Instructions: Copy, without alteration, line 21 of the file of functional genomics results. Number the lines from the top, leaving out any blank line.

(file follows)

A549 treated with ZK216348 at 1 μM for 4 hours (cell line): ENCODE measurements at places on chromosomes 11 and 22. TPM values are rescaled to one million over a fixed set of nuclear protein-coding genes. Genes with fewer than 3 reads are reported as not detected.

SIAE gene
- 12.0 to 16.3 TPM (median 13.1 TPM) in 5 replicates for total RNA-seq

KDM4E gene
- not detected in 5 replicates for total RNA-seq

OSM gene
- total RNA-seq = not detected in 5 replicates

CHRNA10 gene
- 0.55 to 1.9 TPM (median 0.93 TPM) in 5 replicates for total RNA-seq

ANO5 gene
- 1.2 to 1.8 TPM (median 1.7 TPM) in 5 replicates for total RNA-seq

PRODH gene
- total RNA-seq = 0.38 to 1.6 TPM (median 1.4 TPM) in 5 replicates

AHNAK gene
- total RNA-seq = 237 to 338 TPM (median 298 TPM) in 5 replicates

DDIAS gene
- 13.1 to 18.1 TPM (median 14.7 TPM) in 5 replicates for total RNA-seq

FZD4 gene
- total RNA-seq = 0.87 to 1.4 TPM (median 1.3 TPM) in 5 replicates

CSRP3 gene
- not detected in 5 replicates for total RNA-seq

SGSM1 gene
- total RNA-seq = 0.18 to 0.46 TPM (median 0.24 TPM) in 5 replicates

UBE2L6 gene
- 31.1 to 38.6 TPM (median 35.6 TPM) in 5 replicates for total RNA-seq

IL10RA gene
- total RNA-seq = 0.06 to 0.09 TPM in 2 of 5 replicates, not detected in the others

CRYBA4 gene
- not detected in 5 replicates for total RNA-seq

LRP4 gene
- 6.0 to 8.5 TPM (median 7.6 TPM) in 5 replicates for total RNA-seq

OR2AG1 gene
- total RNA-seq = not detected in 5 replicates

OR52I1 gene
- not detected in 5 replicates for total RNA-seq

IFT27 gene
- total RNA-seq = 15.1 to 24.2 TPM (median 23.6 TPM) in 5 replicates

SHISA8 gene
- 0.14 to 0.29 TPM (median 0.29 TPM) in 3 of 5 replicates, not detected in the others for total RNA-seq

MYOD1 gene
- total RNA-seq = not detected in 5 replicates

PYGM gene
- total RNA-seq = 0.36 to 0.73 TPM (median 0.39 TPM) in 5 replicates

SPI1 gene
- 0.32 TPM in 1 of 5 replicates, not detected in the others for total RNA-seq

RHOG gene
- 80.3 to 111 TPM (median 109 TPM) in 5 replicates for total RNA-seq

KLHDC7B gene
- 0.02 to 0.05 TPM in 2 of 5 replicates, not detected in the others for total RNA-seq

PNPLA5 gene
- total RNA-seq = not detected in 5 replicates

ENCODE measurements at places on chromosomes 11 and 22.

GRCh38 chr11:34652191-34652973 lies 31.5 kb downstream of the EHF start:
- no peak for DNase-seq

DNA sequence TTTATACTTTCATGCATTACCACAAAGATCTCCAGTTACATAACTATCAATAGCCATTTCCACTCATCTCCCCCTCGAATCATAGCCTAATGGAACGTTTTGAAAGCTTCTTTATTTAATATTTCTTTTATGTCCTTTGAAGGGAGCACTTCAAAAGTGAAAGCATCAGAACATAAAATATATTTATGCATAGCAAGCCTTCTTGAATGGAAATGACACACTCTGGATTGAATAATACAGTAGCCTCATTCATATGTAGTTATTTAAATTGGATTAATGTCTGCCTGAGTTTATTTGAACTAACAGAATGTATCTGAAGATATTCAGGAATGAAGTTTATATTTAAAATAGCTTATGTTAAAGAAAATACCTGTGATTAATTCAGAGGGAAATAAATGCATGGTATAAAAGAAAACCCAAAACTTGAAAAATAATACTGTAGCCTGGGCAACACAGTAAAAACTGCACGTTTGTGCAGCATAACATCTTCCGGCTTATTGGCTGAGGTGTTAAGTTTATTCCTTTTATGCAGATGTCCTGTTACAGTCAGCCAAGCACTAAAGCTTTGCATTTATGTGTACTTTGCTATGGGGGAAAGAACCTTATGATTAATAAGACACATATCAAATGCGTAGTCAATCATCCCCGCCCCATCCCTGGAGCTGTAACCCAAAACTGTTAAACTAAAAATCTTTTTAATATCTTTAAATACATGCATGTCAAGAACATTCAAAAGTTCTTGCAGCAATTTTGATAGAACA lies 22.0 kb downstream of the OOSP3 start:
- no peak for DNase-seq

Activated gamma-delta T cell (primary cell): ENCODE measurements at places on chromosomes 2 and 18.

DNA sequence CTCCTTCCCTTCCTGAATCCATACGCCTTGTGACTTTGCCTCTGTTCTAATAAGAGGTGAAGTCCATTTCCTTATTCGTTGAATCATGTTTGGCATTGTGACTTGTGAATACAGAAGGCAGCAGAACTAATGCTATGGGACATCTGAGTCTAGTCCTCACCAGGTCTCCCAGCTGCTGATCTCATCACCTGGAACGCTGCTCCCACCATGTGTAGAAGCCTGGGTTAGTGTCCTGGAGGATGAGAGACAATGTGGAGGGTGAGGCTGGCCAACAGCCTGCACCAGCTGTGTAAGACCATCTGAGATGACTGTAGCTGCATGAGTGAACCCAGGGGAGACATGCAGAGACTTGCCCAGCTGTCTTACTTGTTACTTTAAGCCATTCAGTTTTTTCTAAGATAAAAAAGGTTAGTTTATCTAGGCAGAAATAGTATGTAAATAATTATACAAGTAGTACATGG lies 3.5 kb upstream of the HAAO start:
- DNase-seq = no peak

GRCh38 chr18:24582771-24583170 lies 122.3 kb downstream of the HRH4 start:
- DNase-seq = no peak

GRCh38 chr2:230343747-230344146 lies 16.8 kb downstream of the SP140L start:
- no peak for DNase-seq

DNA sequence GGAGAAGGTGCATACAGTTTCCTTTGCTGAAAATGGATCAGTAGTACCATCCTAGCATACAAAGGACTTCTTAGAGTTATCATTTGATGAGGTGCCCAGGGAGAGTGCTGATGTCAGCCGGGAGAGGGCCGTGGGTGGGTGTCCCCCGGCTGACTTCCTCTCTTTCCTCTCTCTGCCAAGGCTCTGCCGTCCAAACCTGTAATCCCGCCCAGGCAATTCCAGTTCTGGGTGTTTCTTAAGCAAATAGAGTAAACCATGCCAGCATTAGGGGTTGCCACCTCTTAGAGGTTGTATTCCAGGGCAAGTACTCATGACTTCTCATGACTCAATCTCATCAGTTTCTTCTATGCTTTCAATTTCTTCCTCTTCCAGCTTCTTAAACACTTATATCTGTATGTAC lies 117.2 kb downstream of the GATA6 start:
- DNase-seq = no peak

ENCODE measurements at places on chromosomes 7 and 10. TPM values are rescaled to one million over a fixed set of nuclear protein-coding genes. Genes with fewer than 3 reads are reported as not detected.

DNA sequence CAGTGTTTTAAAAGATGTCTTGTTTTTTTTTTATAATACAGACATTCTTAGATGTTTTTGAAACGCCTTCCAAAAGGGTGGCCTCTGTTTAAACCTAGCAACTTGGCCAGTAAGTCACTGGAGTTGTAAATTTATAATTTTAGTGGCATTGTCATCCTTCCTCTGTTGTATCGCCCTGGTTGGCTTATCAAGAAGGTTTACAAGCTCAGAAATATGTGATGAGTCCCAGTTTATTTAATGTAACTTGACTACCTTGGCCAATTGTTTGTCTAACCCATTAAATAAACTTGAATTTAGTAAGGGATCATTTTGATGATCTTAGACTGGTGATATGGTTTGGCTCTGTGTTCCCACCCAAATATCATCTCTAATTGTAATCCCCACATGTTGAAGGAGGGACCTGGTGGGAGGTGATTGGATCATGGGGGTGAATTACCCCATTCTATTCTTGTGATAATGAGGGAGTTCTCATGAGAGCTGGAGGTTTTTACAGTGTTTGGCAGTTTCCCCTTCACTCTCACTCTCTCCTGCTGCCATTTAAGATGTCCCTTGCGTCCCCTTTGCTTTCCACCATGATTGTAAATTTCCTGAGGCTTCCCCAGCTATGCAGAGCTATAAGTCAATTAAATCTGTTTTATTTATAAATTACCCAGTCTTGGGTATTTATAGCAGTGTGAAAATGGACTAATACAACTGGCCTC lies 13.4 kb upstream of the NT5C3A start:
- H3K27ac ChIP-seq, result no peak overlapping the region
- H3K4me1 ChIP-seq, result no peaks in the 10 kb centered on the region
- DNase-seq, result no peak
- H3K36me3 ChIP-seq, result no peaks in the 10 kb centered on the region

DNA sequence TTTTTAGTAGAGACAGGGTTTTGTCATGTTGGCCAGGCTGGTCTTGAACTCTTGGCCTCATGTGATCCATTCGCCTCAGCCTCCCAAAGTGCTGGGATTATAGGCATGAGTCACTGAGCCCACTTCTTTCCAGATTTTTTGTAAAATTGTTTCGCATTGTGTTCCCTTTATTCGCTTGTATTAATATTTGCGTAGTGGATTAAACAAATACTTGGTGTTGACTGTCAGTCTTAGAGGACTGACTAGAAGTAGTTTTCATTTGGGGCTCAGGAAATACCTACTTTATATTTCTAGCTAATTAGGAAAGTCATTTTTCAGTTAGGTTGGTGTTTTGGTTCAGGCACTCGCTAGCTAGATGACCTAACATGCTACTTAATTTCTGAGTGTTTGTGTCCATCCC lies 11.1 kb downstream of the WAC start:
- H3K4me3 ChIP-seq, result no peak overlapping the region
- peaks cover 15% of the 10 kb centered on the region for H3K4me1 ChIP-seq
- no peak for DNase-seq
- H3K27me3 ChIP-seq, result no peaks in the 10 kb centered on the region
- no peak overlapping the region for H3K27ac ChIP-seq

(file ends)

- not detected in 5 replicates for total RNA-seq